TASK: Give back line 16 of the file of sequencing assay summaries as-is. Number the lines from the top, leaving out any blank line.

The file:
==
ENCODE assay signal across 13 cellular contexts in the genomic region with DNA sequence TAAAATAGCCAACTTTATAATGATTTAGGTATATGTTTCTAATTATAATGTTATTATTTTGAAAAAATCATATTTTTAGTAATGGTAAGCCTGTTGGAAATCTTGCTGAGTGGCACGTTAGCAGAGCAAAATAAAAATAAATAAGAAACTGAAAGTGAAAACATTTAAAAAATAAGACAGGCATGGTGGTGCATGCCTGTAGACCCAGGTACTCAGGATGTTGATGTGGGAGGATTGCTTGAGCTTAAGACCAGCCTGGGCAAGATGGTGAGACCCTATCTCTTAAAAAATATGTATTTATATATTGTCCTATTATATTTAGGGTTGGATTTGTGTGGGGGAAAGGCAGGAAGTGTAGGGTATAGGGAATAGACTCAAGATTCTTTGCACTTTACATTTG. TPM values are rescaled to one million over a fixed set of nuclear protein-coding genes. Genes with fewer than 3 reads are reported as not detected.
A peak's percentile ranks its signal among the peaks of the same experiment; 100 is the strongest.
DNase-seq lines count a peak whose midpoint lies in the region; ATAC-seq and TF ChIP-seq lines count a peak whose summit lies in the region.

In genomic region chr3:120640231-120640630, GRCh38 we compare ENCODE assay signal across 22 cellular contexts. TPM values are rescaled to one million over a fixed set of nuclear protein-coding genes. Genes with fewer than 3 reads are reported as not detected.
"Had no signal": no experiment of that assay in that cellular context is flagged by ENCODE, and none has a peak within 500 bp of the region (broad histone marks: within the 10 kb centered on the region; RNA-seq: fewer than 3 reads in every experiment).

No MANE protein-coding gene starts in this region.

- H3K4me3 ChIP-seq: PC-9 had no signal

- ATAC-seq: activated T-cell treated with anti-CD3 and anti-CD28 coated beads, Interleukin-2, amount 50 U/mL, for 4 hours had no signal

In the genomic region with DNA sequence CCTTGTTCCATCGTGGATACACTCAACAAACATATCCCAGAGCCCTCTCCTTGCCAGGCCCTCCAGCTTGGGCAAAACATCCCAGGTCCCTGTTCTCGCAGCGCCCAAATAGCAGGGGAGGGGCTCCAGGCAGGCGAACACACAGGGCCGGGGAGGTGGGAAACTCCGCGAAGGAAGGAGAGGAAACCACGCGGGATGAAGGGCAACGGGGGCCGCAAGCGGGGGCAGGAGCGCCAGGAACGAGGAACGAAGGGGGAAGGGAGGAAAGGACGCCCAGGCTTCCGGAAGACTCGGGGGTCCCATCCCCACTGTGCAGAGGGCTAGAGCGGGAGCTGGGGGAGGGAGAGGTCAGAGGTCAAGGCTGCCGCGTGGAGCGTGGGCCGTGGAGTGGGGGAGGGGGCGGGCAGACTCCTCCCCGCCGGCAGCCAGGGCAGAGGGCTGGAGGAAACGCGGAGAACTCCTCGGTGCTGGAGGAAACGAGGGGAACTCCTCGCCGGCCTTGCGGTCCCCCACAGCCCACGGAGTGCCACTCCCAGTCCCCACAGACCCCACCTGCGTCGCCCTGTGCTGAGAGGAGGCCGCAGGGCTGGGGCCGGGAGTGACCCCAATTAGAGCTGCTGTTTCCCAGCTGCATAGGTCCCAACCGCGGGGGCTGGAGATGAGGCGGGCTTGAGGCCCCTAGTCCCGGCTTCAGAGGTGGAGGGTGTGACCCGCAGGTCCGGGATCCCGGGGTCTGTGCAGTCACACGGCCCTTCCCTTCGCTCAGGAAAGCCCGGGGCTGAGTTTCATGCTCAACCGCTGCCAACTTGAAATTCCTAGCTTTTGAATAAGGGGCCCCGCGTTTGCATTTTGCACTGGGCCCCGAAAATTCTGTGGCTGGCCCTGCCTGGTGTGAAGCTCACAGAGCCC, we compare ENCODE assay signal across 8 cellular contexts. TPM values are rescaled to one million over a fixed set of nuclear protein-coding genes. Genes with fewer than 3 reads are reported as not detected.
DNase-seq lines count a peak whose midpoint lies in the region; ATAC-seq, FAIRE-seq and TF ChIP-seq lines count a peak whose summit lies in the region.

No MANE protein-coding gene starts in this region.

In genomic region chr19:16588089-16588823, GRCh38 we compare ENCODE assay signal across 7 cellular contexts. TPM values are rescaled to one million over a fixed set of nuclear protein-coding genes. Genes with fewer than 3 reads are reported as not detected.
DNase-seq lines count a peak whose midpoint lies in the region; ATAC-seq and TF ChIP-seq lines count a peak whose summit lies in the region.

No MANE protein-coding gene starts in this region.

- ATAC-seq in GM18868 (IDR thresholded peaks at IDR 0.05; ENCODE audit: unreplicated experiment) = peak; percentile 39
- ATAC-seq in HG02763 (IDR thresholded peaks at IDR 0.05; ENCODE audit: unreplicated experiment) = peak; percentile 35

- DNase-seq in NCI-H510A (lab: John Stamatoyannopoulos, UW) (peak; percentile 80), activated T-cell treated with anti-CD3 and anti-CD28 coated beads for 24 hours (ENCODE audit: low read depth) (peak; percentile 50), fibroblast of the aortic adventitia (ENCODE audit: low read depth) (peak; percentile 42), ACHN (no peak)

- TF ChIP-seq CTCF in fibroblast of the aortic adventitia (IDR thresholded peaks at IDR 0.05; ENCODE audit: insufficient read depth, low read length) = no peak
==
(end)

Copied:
- ATAC-seq in HG02763 (IDR thresholded peaks at IDR 0.05; ENCODE audit: unreplicated experiment) = peak; percentile 35